Celeste O. Norfleet On Keeping it Real When Writing Multicultural Fiction
Romance author Celeste O. Norfleet shares some simple, but essential, advice for creating multifaceted multicultural characters.
RT is and has been a huge part of my writing career. So when I was asked to write today’s blog, I eagerly accepted. When I received my topic - to write about the specific challenges of writing multicultural novels - I said, cool, I can do that. After all, I’m a multicultural romance author of over 25 novels. Passing on what I’ve learned to aspiring authors would be both a pleasure and an honor. But I was also concerned that I didn’t have much to add to the popular topic. We all know the basics, or do we? It occurred to me - maybe we all don’t know the basics. So I thought I might chat a few minutes about learning to keep the real cultural aspect when writing multicultural fiction.
Let’s start from the beginning. Writing multicultural fiction is hot. I think everybody knows that by now. The absurd belief that people don’t read multicultural commercial fiction has all but been completely debunked. It’s a multi-million dollar market that’s been growing continuously for the last few decades. With this realization came a surge of novice and veteran writers beginning to pen more ethically inclusive novels. Believe me, that’s a really, really good thing. Diversity adds depth. Writing a novel driven solely by one ethnicity is like going to a mall and finding only one store. It might be good, but there could be so much more. Look around. This country was founded on the premise of diversity and inclusiveness.
But how these books are being written and how the challenge of writing people of color is being met is sometimes far from accurate. Although it might seem easy enough for some that to write characters of color just substitute alabaster skin for a mocha complexion and change long blonde locks to a tangle of thick curls. But the truth is it really isn’t that simple.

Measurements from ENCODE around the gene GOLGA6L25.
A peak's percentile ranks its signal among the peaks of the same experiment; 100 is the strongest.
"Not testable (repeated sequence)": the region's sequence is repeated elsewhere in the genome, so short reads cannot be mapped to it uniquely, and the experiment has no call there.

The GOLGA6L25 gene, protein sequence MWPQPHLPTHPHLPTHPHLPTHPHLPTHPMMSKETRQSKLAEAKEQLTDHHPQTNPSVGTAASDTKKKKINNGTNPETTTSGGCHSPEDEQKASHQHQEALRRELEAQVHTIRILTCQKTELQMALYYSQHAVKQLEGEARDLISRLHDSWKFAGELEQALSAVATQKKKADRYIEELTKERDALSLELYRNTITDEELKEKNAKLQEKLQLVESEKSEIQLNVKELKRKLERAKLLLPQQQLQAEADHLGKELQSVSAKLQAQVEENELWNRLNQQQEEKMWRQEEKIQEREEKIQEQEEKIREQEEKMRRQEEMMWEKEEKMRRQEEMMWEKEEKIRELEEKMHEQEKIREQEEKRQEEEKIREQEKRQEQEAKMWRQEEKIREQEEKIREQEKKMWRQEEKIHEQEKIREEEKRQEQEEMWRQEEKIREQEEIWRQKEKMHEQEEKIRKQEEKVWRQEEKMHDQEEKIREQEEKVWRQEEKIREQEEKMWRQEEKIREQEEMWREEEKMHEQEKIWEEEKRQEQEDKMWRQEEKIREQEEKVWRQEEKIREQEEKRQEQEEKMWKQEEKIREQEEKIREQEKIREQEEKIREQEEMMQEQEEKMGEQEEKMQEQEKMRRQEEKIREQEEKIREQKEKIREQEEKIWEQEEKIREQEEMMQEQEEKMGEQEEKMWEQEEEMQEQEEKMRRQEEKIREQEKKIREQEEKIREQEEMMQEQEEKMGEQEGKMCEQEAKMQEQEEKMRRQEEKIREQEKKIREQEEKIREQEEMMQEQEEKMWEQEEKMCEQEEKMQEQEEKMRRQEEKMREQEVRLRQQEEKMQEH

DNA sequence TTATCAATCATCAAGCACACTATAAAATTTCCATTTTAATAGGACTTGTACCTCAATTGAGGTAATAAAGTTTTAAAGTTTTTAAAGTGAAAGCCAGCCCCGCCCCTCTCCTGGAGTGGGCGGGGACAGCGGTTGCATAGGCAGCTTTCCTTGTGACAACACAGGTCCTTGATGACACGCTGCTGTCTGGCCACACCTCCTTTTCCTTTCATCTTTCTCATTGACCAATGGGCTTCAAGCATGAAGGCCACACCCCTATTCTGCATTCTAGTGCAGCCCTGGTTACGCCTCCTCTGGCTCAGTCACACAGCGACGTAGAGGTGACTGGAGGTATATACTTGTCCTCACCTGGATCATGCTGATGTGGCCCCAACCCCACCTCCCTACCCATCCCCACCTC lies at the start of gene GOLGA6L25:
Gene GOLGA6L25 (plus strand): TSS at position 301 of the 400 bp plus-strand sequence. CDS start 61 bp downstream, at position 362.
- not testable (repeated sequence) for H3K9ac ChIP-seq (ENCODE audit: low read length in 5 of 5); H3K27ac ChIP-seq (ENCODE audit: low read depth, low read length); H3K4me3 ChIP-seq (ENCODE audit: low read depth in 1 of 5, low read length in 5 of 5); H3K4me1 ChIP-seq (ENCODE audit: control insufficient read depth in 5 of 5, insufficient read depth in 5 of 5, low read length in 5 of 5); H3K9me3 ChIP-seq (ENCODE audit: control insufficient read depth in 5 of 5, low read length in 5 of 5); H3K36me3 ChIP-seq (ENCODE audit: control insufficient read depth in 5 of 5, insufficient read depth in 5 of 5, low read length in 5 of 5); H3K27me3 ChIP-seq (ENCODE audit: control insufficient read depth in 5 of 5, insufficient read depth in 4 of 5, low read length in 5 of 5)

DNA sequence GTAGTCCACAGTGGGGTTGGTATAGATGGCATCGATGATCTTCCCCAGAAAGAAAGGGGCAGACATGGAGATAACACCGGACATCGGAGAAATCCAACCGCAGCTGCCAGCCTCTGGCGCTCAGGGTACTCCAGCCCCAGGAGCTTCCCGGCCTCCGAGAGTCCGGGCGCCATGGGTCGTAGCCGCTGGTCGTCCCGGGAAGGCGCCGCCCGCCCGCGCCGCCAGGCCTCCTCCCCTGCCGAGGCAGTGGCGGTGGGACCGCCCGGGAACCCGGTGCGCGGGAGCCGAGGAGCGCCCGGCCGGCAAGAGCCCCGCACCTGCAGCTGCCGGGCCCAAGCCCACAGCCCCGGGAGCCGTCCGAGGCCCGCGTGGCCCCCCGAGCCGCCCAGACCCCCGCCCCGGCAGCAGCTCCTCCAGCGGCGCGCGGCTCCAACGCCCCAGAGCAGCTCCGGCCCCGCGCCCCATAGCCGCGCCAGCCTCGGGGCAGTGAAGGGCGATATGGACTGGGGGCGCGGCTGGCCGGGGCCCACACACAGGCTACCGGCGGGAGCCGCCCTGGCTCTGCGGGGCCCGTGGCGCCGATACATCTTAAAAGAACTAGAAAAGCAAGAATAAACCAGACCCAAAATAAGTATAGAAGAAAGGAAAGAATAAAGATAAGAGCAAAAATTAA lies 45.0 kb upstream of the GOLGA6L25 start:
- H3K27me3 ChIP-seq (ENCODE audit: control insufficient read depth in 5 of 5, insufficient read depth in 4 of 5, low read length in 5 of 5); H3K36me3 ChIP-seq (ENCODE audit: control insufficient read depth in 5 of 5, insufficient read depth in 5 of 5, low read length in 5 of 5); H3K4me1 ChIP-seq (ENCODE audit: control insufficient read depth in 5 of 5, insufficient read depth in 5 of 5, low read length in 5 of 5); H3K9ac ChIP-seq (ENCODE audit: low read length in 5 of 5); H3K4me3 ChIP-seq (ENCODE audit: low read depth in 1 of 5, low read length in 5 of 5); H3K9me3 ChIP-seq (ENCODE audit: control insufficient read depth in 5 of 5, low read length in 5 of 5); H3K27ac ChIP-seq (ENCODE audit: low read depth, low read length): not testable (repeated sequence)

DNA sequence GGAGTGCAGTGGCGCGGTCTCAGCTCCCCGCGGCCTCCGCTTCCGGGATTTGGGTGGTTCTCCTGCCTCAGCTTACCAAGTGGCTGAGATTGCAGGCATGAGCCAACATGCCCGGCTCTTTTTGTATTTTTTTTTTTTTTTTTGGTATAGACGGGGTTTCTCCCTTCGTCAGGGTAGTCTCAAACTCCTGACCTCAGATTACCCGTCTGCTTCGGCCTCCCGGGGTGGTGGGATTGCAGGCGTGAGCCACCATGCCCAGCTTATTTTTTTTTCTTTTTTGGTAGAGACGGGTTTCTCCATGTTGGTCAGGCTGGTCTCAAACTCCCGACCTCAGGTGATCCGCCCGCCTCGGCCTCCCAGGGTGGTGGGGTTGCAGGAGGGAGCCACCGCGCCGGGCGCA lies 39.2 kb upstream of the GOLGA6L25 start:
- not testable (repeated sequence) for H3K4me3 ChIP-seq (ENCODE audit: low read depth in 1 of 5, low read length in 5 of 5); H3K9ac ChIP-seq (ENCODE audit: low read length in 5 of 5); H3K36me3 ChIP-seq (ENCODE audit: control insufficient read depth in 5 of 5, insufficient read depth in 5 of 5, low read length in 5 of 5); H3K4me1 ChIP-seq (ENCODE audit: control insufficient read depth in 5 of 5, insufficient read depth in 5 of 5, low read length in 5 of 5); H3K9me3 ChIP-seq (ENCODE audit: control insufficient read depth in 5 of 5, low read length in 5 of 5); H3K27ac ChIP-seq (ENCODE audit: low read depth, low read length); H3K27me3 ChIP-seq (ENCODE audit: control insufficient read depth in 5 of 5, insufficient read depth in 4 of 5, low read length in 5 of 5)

In a more general sense, we get most of our information about different cultures from people and things around us. But in fact a lot of things around us are stereotypical caricatures of cultures. Did all Viking wear horned bowl-shaped helmets like we see in movies? Did they ramble across the countryside slaying monsters and killing everyone in sight while pillaging and raping virginal maidens? No, I don’t think so. But that’s what I generally think when I imagine Vikings. Still, I guess it would be easy to just write characters as we see them or better yet, as we think we see them? But maybe the easy way out isn’t the best way. I can by no way write about the Viking reality as I can write about modern Chinese life. In both cases I’d need to do my homework. Because what I think I know and what is actually true can be and probably is two very different things.
That said, my best advice to write multicultural fiction is quite simple – take the time to develop and make your multicultural characters real. Set aside your preconceived ideas and the popular erroneous beliefs that cloud judgment and further perpetuate stereotypical myths. Do the research and really learn about the culture.
Characterization means giving your characters personality. Good characterization is going deeper to show conflicts, motivation and flaws. Convincing multicultural characterization means doing all of the above, plus bringing them to life. How do the look, how do they dress? What are their fears, hopes, dreams? What are their thoughts, how do they act and react in different situations? How do they sound when happy or angry? A brief note about writing slang - do it judiciously. Not all people speak slang and to put it in thoughtlessly can be both careless and insulting.
So how do you create a three-dimensional multicultural character? You already know the answer - research.
Fictional novels are based on one very important premise – the reader identifies with the characters. Whether they actually look like the reader is immaterial. Vampires, werewolves and fairies don’t actually exist. Still we read and easily believe and identify with them. That means the writer has done her homework. She’s successfully created a credible world with believable characters. The same is true with multicultural characters. Take the time to make them real. Set aside what you think you know about the culture you want to write about. Do your homework. Look around and fill you world more realistically. Don’t miss out on creating a dynamic, richly diversified world in your novels.
Enjoy the process and by all means keep it real.
- Celeste O. Norfleet
You can see the author put her advice into practice in Flirting With Destiny which will be available on December 1st.